I thought it would be fun to draw another build-out for the original DL featuring my interpretation of a number of other people’s ideas and suggestions.
First included is WDI’s old concept for an International Street to ease traffic on the main drag. The model for this concept was on display at this year’s D23: http://www.miceshots.com/usr/67/08-12-13-IMG_2476.jpg
Next up is an idea sent to me by reader Lee for a Hundred Acre Wood subland. Lee was suggesting fully-converting the area currently occupied by these characters in Critter Country, but I moved the subland to the Festival Arena land as the area can be made into a natural extension to Fantasyland. The new path through the woods (over the removed Skyway station) ends up in a village green where the Big Thunder BBQ is re-themed to an English country inn. The center of the land is occupied by a large fake tree dropping umbrella parachutes (Blustery Day). There are meet and greets in two of the characters’ tree-trunk homes, on a similar scale to the new Fantasy Faire. The E-ticket is Tokyo’s Hunny Hunt, marked by a similar giant storybook entrance with under-berm queue (i.e. IJA).
With Pooh gone from Critter Country, I changed that pad to a low-key petting farm, as suggested by Bryan F. I like this for a number of reasons: it supports the Western theme of the area; it add “critters” to their namesake land; it keeps the area a little more quiet and uncrowded (the way I like it), versus putting another major draw there.
In Fantasyland, the tented Theater is replaced by a more heavily-themed indoor one, with a pond and sprite tree at the entrance (new exterior for Troubadour Tavern). This was based on a plan created by WDI for the theater re-dux that was shown at the Blue Sky Cellar, but never came to pass.
The northeast area of the park becomes a new land: Iceberg Bay. This area was initially-inspired by a “Winterland” concept posted by Micechatter Flickering Bulb. Matterhorn has always felt somewhat incongruous with Fantasyland proper to me, and this builds a new land around it based on quasi-Nordic-Alpine cultures, Arctic environments and winter sports. The architecture is Norse/Scandinavian and the glacial-meltwater bay is populated with jagged icebergs or ice-covered islets. The major attraction is a new indoor-outdoor boatride (water EMV) that could involve an expedition in search of Viking artifacts and include close encounters with northern wildlife and dangerous guardians of the treasure. The D-ticket attraction would likely be screen-based due to limited space.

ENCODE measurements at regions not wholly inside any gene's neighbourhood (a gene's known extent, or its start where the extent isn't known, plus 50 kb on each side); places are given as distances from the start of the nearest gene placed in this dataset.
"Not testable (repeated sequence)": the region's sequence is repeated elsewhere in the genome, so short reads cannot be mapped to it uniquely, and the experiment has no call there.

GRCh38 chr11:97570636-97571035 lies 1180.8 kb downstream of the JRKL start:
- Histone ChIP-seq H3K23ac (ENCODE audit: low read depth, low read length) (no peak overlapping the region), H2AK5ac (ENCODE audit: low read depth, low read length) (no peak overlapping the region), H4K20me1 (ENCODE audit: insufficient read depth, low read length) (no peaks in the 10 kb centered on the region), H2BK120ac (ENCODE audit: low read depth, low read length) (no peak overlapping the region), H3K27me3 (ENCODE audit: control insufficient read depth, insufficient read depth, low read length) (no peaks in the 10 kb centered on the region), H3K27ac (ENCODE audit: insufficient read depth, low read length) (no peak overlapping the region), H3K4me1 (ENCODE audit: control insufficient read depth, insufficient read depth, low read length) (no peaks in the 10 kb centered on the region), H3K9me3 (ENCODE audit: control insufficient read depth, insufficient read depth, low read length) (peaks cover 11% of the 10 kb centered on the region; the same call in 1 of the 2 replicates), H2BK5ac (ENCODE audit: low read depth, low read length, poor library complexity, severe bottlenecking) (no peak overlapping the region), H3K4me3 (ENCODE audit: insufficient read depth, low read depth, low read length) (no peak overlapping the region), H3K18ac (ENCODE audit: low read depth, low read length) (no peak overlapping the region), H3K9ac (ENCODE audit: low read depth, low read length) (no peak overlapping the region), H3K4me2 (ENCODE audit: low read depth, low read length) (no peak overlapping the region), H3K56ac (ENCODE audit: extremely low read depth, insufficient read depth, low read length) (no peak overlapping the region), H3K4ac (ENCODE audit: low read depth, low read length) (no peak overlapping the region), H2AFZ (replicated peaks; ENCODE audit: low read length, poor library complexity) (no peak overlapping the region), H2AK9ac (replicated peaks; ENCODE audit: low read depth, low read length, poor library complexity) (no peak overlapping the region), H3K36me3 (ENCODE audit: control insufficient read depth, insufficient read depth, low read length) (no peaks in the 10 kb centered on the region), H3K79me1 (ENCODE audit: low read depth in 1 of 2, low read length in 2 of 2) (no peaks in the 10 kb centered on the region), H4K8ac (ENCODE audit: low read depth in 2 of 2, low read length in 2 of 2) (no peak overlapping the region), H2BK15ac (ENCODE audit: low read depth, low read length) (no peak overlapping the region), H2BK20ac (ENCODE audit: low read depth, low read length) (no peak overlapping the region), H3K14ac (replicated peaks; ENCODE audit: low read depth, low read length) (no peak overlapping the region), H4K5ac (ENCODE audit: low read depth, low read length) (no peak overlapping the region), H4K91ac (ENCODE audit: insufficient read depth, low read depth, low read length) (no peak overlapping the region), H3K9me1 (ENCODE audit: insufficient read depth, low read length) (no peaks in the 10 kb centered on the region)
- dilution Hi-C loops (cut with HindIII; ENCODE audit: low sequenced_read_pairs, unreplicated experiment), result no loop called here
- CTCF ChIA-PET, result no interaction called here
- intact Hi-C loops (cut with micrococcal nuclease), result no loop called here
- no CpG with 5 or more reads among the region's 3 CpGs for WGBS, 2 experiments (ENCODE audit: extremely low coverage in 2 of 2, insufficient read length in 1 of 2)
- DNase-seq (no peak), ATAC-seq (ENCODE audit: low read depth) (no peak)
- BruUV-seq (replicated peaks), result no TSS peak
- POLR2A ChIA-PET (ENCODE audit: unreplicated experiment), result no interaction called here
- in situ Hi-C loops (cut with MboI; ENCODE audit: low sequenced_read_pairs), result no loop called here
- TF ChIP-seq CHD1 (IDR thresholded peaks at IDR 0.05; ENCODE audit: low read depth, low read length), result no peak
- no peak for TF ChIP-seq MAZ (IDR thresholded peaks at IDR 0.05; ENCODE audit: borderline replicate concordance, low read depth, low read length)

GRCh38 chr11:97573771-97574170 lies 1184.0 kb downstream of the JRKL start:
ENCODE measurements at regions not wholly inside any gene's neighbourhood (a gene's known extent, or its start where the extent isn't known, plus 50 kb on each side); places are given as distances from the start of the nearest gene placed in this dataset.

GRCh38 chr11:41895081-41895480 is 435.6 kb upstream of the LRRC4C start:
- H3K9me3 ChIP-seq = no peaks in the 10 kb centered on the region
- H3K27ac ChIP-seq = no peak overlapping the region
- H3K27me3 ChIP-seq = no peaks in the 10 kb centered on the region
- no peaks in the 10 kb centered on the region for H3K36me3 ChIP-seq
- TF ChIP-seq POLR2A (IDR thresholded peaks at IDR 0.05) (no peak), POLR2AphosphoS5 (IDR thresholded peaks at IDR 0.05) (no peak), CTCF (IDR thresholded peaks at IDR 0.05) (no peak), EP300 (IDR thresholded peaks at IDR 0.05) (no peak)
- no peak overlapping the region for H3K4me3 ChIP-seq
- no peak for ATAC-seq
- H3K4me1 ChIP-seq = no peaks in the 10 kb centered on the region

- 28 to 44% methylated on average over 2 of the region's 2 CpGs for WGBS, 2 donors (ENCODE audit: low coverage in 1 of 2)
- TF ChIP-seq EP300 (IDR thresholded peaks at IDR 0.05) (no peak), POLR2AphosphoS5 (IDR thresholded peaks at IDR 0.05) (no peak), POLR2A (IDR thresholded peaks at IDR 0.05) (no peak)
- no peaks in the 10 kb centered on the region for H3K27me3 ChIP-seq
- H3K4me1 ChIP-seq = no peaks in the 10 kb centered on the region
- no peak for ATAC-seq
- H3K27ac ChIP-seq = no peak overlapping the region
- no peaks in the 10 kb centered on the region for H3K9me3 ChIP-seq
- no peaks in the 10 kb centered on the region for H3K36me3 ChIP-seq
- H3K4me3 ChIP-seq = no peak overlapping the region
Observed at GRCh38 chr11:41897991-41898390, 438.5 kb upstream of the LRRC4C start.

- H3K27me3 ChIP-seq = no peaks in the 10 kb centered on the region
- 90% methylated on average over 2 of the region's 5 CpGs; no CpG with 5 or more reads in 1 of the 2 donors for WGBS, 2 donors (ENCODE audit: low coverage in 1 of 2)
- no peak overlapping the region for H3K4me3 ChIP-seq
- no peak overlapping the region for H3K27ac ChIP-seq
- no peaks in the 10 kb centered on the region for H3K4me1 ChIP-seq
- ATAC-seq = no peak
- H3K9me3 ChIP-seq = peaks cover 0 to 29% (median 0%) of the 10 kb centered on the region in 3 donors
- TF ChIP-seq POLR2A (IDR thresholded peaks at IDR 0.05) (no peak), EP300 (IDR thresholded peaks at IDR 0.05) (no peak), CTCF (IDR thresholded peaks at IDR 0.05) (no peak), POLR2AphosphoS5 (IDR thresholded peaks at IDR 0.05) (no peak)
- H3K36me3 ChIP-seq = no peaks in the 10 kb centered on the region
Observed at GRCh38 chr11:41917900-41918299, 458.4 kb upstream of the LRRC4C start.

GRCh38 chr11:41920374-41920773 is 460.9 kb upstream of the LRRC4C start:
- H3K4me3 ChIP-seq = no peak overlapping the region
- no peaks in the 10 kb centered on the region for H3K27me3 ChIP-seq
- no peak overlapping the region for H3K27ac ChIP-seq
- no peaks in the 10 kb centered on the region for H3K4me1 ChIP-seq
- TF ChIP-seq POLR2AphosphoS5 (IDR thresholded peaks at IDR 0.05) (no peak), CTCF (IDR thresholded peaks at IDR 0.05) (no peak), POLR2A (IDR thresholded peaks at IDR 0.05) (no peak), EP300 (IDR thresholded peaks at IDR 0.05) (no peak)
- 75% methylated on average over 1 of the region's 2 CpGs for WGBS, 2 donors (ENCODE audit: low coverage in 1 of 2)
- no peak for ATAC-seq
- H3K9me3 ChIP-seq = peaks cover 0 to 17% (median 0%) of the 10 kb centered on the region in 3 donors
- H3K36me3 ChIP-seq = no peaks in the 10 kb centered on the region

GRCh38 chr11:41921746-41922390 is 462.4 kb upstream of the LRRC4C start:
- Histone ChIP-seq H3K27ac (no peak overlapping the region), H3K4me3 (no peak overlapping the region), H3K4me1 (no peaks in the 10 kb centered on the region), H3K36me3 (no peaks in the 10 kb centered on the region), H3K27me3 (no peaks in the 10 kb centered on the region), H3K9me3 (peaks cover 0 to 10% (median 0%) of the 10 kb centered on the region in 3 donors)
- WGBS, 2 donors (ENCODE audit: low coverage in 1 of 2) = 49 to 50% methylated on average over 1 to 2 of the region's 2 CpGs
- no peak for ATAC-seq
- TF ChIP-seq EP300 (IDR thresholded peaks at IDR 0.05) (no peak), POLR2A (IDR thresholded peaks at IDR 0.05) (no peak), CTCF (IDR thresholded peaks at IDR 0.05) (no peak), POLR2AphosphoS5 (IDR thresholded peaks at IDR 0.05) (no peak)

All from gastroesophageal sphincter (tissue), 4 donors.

The final change to the park is my interpretation of Michael P.’s idea for a new Tomorrowland. Rather than be composed of a few large, brutalist structures, the idea is to make the facades appear to be numerous smaller buildings, pushed together and stacked on top of each other (as in the other lands), with “skyscraper” bigatures on the roofs to present a future-city skyline. This way the land becomes a lived-in city of the future. The aesthetic could be Calatrava-Halo.
I like the above series of paintings by Dylan Cole because they are techno-industrial but include the welcome presence of nature. This is a type of aesthetic where Star Tours can co-exist with more real-world futurism-based attractions.
The central path winds to an upper concourse which would give access to 2nd floor retail and dining (and additional facades) to create a multi-level experience. The Transportation Center has different levels for Monorail (which is re-routed away from Fantasyland and through the center of Tomorrowland) and the new, covered Peoplemover (like WDW’s) that travels the perimeter of the City. The Orbiter spinner goes atop one of the new buildings (that in turn houses a queue for the new Futurism-based dark ride). On the hub, a futuristic cafe sits above a series of rocky waterfalls.